Highways to Boulevards Webinar: Network-Based Solutions

Learn how well-connected networks of walkable streets serve communities better than highways

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In the "highway era", guidance for street design emphasized free-flowing mobility for the automobile over the needs of the pedestrian, the cyclist, and other modes of transportation. This conventional thinking came at the expense of the quality of our environment and the commercial success of our cities.

We are now climbing out of this highway era into one where considerations of livability are upending conventional thinking. Transportation professionals, urban designers, and others are reconsidering the cumulative benefits of a well-balanced street network - the interplay between cars, transit, walking, biking, rail, and more. Hear how network-based principles can be effectively applied to Highways to Boulevards campaigns in our next webinar, Highways to Boulevards: Network-Bases Solutions.


Marcy McInelly is the Founder and Principal of Urbsworks, a Portland-based design firm, and is a respected Architect and Planner. She is co-chair of the CNU's Project for Transportation Reform. In 2012 she co-authored the CNU Sustainable Street Network Principles. Dr. Eric Dumbaugh is the Director of the School of Urban & Regional Planning at Florida Atlantic University and an Associate Professor. His research areas include street and community design, urban mobility, transportation systems planning, and the effects of transportation investments on sustainability and livability.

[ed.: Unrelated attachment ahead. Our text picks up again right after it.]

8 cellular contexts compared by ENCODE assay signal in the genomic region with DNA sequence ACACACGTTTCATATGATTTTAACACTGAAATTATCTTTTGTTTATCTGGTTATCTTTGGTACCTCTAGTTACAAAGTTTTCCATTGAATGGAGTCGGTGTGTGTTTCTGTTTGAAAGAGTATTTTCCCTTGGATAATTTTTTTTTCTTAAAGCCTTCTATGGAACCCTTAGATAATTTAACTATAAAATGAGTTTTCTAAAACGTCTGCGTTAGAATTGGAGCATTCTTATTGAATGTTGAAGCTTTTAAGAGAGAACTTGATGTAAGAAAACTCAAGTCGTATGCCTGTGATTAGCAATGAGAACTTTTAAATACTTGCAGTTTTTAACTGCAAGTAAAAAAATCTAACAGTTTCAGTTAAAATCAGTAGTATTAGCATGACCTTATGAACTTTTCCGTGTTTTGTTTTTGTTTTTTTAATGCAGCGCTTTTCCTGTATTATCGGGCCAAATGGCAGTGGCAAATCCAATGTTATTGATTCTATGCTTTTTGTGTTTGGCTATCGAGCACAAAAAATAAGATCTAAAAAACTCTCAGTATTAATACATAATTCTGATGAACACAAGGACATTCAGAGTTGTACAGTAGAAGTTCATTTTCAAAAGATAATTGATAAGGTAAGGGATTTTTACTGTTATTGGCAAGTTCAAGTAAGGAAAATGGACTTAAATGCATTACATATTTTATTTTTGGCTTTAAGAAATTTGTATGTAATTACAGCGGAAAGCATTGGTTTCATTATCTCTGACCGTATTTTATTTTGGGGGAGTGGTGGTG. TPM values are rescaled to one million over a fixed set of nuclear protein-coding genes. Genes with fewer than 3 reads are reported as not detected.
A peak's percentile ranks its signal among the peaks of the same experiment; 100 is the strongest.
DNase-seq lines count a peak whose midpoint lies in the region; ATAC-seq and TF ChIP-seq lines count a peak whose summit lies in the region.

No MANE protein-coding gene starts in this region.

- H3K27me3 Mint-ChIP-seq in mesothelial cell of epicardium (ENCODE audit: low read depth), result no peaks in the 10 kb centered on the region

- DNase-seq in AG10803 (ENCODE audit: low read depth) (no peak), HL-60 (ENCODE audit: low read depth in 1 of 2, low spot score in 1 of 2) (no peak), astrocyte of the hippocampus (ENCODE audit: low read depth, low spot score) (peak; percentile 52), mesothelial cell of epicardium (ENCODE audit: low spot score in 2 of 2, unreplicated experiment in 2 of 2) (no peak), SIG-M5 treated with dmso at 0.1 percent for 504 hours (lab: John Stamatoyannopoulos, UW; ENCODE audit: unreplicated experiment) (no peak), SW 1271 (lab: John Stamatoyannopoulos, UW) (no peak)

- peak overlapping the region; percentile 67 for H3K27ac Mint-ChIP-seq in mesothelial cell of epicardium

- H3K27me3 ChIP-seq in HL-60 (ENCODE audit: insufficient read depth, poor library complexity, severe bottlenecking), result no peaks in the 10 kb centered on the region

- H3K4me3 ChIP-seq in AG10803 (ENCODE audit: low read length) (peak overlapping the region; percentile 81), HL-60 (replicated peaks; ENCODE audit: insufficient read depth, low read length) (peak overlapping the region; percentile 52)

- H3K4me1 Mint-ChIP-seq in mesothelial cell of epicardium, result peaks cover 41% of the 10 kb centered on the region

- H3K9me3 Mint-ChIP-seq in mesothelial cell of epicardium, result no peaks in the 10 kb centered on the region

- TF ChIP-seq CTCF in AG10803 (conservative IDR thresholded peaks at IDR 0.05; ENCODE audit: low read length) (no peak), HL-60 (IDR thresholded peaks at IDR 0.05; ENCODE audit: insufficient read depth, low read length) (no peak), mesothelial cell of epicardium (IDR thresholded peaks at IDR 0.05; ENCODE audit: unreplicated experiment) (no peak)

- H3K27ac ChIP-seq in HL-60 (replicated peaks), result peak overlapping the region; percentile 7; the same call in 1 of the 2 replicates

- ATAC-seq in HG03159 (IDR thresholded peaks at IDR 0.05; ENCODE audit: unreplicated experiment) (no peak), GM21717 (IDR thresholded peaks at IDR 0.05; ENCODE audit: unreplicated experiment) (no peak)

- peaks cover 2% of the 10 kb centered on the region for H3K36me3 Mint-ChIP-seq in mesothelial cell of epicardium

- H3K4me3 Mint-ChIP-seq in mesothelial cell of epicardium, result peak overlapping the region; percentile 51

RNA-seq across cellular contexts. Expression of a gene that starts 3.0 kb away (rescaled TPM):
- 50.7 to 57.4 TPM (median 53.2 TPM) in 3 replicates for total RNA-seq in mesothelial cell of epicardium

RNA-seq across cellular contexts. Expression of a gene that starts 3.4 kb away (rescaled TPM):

In this webinar, Marcy McInelly and Eric Dumbaugh discuss research on and opportunities for well-connected networks of livable/walkable streets and communities. The two also discuss their experiences crafting network-based solutions and their applicability to highway removal campaigns.


This webinar one in a series from CNU on building effective highway removal campaigns. You can expect a new webinar in our series each month. If you are interested in participating, send an email to communications@cnu.org. Attendance is limited to the first 100 people to sign up, so email us now to hold your spot.